Perhaps it’s the amount of time we’ve been hearing about the making of this film. Maybe, simply, it’s that the hype had led me to hope for more. Though often visually stunning, and, of course, brilliantly acted, I only felt truly captivated or moved towards the end of the film. The rest of the time, I just felt like it was missing something I couldn’t quite name. Its press and movie trailers have led the world, for months, to believe Benjamin Button would be a journey of magical and romantically poetic proportions. While there may have been a few brief moments of such splendor, the majority of the film lacked true depth.

This may very well be the big holiday movie, this season. There are many reasons that I can see it will gain quite a lot of Oscar buzz. Is it worthy of such? Perhaps. If you enjoy members of the cast, and are a fan of long films, you may really like it. I liked it, but that’s about it.

Violence: Moderate / Profanity: Heavy / Sex/Nudity: Heavy

See list of Relevant Issues—questions-and-answers.

Viewer CommentsSend your comments
Positive—I was completely swept up in the enchantment of this movie. It has instantly become my favourite movie. Parts of it were hard to watch, due to recently sitting by a loved one’s death bed, but for that same reason, the movie was very special. It reminded me of what amazing stories and lives people have had (especially elderly people) and how God has a plan for each one of us, no matter how disfigured or odd we are.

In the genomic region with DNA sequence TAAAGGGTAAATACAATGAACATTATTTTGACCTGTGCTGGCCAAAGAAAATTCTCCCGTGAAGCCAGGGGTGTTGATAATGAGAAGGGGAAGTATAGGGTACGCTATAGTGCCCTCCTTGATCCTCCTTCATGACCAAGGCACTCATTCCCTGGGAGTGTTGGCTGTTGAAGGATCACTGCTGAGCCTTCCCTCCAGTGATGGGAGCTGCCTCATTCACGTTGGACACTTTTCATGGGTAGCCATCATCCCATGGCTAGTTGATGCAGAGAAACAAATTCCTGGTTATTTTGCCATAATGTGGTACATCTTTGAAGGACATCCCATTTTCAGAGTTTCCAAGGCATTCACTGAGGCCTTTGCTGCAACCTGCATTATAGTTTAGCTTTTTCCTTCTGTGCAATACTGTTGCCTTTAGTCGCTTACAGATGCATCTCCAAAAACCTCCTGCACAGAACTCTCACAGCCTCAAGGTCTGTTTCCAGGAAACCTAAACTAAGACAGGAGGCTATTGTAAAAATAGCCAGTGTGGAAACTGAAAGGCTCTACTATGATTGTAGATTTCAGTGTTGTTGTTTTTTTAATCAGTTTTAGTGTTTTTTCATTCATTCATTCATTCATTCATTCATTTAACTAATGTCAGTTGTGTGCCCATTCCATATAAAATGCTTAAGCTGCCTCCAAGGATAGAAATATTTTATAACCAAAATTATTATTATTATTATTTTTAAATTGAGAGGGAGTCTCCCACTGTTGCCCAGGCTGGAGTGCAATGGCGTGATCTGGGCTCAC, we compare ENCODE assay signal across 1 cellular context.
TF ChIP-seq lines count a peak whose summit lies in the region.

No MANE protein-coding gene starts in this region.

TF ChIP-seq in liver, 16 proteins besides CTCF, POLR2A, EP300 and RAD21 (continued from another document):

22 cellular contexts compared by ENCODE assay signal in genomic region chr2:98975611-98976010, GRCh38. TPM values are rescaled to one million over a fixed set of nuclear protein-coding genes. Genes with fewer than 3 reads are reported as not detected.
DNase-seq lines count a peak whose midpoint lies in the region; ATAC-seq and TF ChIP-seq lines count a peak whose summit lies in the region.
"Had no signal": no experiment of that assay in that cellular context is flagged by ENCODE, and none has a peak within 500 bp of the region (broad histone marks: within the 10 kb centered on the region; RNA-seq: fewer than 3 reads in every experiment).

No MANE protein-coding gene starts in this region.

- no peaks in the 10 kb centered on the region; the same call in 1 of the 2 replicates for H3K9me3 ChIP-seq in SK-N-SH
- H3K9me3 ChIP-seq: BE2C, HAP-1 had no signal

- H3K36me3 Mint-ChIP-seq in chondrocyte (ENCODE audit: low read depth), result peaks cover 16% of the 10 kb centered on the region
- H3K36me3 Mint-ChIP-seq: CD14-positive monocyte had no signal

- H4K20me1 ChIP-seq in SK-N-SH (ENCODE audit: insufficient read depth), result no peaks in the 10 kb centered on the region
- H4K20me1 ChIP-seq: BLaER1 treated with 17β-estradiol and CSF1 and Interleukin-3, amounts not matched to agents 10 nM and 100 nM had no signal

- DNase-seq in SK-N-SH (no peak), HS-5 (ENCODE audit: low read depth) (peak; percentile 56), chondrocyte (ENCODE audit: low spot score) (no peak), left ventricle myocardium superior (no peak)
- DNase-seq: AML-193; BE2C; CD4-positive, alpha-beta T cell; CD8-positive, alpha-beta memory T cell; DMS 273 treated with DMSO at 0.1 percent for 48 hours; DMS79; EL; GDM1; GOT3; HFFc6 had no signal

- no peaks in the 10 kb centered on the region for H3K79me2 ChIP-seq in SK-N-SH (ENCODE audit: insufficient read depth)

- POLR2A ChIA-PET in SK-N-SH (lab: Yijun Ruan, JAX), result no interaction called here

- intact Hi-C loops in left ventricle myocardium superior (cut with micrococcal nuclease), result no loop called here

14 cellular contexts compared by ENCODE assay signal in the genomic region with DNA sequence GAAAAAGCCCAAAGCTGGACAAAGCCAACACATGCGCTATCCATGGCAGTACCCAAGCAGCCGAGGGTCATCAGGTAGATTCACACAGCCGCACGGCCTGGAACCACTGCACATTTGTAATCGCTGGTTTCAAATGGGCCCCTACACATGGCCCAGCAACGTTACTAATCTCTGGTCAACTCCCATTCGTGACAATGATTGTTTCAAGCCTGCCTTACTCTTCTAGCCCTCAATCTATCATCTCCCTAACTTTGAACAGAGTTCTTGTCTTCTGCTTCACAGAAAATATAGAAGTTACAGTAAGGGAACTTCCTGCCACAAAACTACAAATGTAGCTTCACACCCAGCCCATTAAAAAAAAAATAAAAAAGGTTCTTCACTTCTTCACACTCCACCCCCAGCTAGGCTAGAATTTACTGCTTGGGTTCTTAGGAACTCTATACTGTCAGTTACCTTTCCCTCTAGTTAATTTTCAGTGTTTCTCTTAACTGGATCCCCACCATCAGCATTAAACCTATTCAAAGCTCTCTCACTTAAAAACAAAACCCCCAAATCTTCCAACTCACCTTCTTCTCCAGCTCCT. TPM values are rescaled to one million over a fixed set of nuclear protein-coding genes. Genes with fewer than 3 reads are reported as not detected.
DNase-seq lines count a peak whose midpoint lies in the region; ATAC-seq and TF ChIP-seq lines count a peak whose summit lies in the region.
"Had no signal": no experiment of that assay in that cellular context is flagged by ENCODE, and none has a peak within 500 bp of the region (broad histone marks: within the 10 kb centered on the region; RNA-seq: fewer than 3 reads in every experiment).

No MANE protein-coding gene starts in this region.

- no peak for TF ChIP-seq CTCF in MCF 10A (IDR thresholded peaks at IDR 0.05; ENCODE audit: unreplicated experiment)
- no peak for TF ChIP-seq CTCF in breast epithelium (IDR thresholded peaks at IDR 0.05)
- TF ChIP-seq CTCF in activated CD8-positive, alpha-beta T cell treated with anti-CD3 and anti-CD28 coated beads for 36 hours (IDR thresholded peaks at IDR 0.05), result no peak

My Ratings: Moral rating: Average / Moviemaking quality: 5
Hayley, age 28 (Australia)
Positive—Absolutely fascinating movie! I did not appreciate the seemingly acceptable promiscuity of Benjamin, either in his growing-up years or in his relationship with Daisy. To me, it cheapened the love which he held for her. However, the film itself was gorgeous and thought-provoking. For older teens or adults, who are capable of handling the content with maturity, it could be an interesting way to spend a few hours. The natural rise and fall of life was portrayed very well and left me with a taste of both the beauty and bitterness of one’s years on Earth. I came away from the movie with the feeling that whether a person were to grow older or (like Benjamin) unnaturally younger, neither is how God intended it to be in the beginning. This film, though sometimes confusing, points out the inevitable shortness of life and the need to make the most of the time that we have.